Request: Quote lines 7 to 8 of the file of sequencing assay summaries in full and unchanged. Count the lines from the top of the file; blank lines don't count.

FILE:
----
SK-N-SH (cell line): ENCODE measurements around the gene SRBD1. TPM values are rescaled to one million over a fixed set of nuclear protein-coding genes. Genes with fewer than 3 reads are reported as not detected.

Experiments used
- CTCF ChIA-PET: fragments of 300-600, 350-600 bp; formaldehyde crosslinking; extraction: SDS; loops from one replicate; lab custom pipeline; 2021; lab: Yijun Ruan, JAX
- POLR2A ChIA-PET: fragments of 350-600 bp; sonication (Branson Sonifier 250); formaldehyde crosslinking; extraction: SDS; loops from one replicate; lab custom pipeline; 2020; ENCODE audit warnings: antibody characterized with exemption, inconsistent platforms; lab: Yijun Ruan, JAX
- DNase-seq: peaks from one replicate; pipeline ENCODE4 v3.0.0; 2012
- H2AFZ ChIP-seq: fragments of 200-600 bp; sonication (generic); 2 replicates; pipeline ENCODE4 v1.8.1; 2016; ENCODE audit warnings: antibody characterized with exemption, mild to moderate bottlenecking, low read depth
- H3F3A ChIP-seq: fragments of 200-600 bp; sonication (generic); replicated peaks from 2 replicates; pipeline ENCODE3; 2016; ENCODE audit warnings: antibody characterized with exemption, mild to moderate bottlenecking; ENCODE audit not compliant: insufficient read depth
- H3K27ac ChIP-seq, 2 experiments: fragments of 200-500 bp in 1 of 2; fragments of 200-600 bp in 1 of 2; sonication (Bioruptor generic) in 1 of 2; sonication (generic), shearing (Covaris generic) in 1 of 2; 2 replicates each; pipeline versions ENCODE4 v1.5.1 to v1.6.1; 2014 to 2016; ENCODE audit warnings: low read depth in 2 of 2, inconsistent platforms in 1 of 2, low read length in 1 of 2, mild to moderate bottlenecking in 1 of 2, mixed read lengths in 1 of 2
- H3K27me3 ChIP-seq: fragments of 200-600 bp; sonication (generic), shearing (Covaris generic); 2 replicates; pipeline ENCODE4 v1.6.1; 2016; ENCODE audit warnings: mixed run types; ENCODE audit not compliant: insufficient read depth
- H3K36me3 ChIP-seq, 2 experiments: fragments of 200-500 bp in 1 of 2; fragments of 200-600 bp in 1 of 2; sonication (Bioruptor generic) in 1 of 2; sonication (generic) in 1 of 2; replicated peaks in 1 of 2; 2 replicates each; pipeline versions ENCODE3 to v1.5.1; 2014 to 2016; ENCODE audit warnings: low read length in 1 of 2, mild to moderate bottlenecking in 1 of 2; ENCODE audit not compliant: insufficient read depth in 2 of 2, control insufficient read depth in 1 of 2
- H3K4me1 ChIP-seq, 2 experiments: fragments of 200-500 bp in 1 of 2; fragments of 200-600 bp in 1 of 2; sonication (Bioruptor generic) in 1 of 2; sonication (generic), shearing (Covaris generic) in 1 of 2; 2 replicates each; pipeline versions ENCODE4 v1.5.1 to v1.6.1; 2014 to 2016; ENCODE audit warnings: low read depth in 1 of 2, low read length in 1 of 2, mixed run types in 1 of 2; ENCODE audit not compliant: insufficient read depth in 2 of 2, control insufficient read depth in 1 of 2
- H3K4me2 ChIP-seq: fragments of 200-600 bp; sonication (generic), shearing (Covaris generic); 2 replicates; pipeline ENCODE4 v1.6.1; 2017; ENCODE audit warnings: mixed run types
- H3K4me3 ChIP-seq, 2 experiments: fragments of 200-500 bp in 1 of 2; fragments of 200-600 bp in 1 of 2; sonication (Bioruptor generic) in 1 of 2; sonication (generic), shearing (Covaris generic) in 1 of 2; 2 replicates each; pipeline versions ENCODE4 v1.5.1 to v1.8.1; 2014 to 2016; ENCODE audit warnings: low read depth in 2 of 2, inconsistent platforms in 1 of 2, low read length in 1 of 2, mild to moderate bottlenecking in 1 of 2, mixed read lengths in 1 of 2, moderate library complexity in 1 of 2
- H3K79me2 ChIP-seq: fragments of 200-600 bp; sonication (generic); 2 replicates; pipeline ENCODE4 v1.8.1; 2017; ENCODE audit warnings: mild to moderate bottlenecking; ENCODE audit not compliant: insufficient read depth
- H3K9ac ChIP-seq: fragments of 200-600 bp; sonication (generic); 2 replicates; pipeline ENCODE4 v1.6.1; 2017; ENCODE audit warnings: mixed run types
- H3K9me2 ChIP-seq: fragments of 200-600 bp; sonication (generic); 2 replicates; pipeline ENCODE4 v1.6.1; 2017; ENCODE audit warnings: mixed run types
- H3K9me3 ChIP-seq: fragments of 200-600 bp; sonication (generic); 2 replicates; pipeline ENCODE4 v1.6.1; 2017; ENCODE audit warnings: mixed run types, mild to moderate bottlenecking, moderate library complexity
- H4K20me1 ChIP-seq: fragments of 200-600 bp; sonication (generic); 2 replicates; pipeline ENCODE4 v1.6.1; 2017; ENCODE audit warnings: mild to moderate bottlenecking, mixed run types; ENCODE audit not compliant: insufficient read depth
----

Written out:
- H3F3A ChIP-seq: fragments of 200-600 bp; sonication (generic); replicated peaks from 2 replicates; pipeline ENCODE3; 2016; ENCODE audit warnings: antibody characterized with exemption, mild to moderate bottlenecking; ENCODE audit not compliant: insufficient read depth
- H3K27ac ChIP-seq, 2 experiments: fragments of 200-500 bp in 1 of 2; fragments of 200-600 bp in 1 of 2; sonication (Bioruptor generic) in 1 of 2; sonication (generic), shearing (Covaris generic) in 1 of 2; 2 replicates each; pipeline versions ENCODE4 v1.5.1 to v1.6.1; 2014 to 2016; ENCODE audit warnings: low read depth in 2 of 2, inconsistent platforms in 1 of 2, low read length in 1 of 2, mild to moderate bottlenecking in 1 of 2, mixed read lengths in 1 of 2